Breast cancer stamp increases awareness, research revenues |

Breast cancer stamp increases awareness, research revenues

Susan Wood

People have apparently warmed up to the idea of giving back to the community when they’re sending mail.

The Breast Cancer Research Stamp has hit a milestone, raising $20 million nationally for research on the dreaded disease. It went on sale in August 1998. It’s still available for 40 cents. Six of those cents are earmarked to the cause.

The popular stamp is the first in U.S. history dedicated to raising funds for a special cause. More than 280 million have been sold. That’s the equivalent of the U.S. population.

“It’s very popular with probably 10 percent of our customers. They like the idea of being able to contribute in an easy way,” Twin Bridges Postmaster Alison Leonesio said Wednesday. “The post office has perceived it as a success.”

“This historic stamp has been a rousing success as so many Americans have contributed to this special cause,” U.S. Sen. Dianne Feinstein, D-Calif., said.

The stamp was the result of legislation authored by Feinstein in 1997, and the Golden State has contributed one-fifth of the amount raised. The law was reauthorized by U.S. Sen. Kay Bailey Hutchison, R-Texas.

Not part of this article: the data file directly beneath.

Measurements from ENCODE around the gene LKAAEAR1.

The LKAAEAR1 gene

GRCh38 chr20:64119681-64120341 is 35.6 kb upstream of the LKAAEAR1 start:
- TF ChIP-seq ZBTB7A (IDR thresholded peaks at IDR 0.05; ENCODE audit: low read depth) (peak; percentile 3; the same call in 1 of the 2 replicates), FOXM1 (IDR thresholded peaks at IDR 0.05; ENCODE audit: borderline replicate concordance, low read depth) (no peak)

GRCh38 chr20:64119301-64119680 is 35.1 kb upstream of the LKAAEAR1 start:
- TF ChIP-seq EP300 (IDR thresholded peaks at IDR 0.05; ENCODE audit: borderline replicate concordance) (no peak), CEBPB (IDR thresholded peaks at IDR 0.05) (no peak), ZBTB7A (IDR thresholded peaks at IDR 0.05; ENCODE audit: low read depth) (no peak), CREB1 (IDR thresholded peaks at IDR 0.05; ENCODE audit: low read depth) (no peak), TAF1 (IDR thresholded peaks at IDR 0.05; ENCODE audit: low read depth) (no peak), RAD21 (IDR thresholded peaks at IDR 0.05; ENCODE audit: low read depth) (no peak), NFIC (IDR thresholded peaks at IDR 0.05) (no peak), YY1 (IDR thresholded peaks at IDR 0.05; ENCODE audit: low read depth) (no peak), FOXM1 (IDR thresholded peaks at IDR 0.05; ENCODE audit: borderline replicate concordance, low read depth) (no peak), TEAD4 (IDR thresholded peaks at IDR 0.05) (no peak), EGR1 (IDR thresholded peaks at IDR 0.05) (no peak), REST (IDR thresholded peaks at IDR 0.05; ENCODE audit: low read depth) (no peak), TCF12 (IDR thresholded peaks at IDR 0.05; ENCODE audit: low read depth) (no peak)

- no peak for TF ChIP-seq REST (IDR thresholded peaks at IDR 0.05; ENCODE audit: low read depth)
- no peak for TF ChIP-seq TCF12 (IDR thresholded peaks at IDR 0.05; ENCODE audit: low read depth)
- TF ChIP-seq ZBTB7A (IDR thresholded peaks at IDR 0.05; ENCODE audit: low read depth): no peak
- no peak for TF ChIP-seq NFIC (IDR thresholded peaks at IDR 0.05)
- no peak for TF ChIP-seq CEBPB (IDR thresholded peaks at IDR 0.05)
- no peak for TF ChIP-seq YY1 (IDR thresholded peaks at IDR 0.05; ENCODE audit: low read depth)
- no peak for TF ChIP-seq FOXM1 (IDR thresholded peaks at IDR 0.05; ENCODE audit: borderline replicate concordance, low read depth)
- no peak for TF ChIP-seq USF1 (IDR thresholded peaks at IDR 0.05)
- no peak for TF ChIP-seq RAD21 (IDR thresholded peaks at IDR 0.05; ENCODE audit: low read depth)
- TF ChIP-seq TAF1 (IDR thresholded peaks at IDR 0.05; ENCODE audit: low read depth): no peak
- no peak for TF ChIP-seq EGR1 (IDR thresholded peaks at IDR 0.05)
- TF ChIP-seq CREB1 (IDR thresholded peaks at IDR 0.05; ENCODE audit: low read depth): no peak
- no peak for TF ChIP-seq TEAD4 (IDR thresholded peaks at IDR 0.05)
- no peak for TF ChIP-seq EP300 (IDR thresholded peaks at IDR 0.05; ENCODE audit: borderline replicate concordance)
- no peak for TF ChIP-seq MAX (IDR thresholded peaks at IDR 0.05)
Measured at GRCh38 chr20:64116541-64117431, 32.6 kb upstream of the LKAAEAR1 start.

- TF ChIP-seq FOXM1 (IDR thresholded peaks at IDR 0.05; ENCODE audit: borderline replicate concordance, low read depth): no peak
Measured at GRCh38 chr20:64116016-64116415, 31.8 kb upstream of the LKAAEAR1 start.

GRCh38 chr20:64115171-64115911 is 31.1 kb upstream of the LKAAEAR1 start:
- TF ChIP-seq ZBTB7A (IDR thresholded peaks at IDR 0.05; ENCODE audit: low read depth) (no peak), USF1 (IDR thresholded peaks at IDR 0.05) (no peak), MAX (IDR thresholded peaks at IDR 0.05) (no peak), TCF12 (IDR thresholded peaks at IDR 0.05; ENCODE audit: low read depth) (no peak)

The funds raised from the stamp are channeled to breast cancer research programs at the National Institutes of Health and the U.S. Department of Defense.

“Each time we use the stamp – not only do we raise additional funds for research – we send a message of hope that we will find a cure,” Feinstein stated. “The bottom line is that every dollar we continue to raise will save lives.

Leonesio wants to remind stamp buyers that purchases can be made by telephone. If a buyer calls the post office in advance and agrees to leave a check for the amount in the mail box, the mail carrier will drop the stamps off.

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